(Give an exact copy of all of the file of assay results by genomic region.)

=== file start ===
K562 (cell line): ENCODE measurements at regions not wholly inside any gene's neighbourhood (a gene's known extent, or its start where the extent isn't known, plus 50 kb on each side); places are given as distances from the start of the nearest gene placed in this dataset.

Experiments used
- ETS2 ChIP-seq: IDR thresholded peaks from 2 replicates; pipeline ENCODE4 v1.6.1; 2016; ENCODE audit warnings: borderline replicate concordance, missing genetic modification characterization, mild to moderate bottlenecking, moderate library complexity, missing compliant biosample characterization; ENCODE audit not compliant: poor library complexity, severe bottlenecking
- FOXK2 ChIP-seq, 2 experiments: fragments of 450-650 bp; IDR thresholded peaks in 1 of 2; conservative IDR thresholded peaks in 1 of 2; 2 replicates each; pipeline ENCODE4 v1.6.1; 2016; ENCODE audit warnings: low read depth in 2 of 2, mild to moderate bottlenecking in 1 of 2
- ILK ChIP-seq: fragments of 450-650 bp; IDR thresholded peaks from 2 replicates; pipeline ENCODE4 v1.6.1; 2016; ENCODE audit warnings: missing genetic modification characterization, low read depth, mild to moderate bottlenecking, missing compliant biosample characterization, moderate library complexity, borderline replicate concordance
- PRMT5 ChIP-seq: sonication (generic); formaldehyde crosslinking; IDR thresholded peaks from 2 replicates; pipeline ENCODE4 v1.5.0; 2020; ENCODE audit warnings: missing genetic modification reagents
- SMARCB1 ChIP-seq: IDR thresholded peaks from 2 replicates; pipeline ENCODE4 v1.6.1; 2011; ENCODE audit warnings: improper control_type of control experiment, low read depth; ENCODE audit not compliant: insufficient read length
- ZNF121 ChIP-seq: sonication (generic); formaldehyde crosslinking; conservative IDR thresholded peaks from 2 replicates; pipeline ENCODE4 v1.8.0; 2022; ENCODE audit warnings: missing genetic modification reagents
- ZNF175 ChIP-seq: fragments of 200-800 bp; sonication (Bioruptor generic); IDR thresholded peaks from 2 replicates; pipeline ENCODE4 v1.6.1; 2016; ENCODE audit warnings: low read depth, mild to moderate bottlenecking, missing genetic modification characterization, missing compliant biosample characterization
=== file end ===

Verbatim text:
K562 (cell line): ENCODE measurements at regions not wholly inside any gene's neighbourhood (a gene's known extent, or its start where the extent isn't known, plus 50 kb on each side); places are given as distances from the start of the nearest gene placed in this dataset.

Experiments used
- ETS2 ChIP-seq: IDR thresholded peaks from 2 replicates; pipeline ENCODE4 v1.6.1; 2016; ENCODE audit warnings: borderline replicate concordance, missing genetic modification characterization, mild to moderate bottlenecking, moderate library complexity, missing compliant biosample characterization; ENCODE audit not compliant: poor library complexity, severe bottlenecking
- FOXK2 ChIP-seq, 2 experiments: fragments of 450-650 bp; IDR thresholded peaks in 1 of 2; conservative IDR thresholded peaks in 1 of 2; 2 replicates each; pipeline ENCODE4 v1.6.1; 2016; ENCODE audit warnings: low read depth in 2 of 2, mild to moderate bottlenecking in 1 of 2
- ILK ChIP-seq: fragments of 450-650 bp; IDR thresholded peaks from 2 replicates; pipeline ENCODE4 v1.6.1; 2016; ENCODE audit warnings: missing genetic modification characterization, low read depth, mild to moderate bottlenecking, missing compliant biosample characterization, moderate library complexity, borderline replicate concordance
- PRMT5 ChIP-seq: sonication (generic); formaldehyde crosslinking; IDR thresholded peaks from 2 replicates; pipeline ENCODE4 v1.5.0; 2020; ENCODE audit warnings: missing genetic modification reagents
- SMARCB1 ChIP-seq: IDR thresholded peaks from 2 replicates; pipeline ENCODE4 v1.6.1; 2011; ENCODE audit warnings: improper control_type of control experiment, low read depth; ENCODE audit not compliant: insufficient read length
- ZNF121 ChIP-seq: sonication (generic); formaldehyde crosslinking; conservative IDR thresholded peaks from 2 replicates; pipeline ENCODE4 v1.8.0; 2022; ENCODE audit warnings: missing genetic modification reagents
- ZNF175 ChIP-seq: fragments of 200-800 bp; sonication (Bioruptor generic); IDR thresholded peaks from 2 replicates; pipeline ENCODE4 v1.6.1; 2016; ENCODE audit warnings: low read depth, mild to moderate bottlenecking, missing genetic modification characterization, missing compliant biosample characterization